The Australian dollar looked set to end the week 0.7 per cent lower, for its third consecutive week of losses. It slipped to US72.63¢, its lowest since early October, and is languishing near five-week lows at US72.78¢.
It has lost much of its appeal due to the Reserve Bank’s insistence that the cash rate won’t rise from its record low 0.1 per cent before late 2023 at the earliest, which is when it believes wages will be rising fast enough to sustain target consumer price growth.
Bond markets have pushed pack their aggressive timing for rate hikes as a result of the Reserve Bank’s dovish stand. Interbank futures are wagering the cash rate will reach 0.92 per cent by December 2022, with the first move in July. Last month, they had gone as far as predicting lift-off as soon as April.
The Reserve Bank of New Zealand has started its tightening cycle, and is expected to increase its cash rate to at least 0.75 per cent from 0.5 per cent next week at its policy review. Markets are also pricing in a 40 per cent chance of a bigger RBNZ hike to 1 per cent.
Meanwhile, the Federal Reserve of Philadelphia’s manufacturing index showed an acceleration in manufacturing activity in the mid-Atlantic region this month, with strong order growth and robust capital expenditures planned for 2022. Yet, the index also indicated significant price pressures and a surge in unfilled orders, meaning supply chains are still in crisis mode.
The so-called Philly Fed index found that US firms are planning price increases over the next four quarters of 5.3 per cent, having achieved price increases over the past year of 5 per cent. Wages are forecast to increase by 4.8 per cent over the same forward-looking period.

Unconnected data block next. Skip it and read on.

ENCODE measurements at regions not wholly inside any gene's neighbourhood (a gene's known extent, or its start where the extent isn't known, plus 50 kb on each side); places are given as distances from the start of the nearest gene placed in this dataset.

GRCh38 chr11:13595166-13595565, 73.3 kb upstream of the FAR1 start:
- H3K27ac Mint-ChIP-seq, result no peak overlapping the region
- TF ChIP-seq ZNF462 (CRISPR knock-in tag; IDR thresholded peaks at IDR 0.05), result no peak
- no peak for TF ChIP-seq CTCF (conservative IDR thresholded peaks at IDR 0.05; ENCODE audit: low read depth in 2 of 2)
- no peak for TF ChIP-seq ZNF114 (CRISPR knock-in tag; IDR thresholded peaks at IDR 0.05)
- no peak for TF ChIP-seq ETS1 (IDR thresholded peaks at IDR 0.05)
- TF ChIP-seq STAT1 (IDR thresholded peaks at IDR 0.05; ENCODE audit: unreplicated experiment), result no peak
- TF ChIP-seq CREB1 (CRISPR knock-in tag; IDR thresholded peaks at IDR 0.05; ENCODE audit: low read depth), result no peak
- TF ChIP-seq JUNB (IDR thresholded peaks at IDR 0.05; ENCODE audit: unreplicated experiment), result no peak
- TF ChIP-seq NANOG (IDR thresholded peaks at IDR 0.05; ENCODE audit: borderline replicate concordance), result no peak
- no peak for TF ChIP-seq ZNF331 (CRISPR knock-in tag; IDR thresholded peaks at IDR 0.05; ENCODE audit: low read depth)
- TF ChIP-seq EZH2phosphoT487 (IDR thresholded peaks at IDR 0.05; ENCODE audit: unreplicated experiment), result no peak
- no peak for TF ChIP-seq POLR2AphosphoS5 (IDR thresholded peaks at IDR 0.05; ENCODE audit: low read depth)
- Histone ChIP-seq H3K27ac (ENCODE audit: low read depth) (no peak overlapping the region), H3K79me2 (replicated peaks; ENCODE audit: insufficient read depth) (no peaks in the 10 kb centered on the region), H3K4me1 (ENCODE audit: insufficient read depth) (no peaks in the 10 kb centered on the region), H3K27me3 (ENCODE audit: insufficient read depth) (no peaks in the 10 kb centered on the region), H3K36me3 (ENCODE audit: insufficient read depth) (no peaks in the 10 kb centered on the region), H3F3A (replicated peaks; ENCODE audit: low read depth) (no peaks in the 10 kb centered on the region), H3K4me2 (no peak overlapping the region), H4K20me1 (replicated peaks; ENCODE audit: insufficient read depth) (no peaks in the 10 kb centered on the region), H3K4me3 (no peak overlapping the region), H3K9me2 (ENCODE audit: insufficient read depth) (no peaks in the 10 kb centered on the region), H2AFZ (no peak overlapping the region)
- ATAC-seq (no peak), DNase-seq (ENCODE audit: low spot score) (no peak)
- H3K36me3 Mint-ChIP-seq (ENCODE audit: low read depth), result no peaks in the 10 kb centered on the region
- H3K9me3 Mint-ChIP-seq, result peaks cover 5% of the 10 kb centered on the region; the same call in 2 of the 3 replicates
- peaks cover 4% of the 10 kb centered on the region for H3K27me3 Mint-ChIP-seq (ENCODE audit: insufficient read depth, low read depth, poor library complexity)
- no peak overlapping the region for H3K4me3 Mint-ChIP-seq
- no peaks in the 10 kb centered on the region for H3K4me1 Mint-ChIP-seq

US inflation is already running at its hottest since 1990, and that, combined with retail sales exceeding forecasts, has led the market to price in earlier rate increases by the Federal Reserve.
Inevitably, some Fed officials are shifting their stance.
Chicago Fed president Charles Evans, known for its dovish views, said on Thursday he was “open-minded” to adjustments in monetary policy next year, if inflation continues to stay high.
That could be redundant if President Joe Biden makes a decision on Friday on whether to replace Jerome Powell as Fed chairman with known dove and current serving governor Lael Brainard.
Finally, Joseph Capurso, head of international economics at Commonwealth Bank, warned of more losses short-term for the Australian dollar if the value of the economy’s main export were to more than halve from its current level of $US87.27 a tonne. “We estimate the potential impact of a collapse in iron ore prices to $US40 per tonne could cut AUD/USD fair value by 5 US cents,” said Mr Capurso. Yet, Mr Capurso said he expects the Australian dollar to recover to US80¢ in 2022.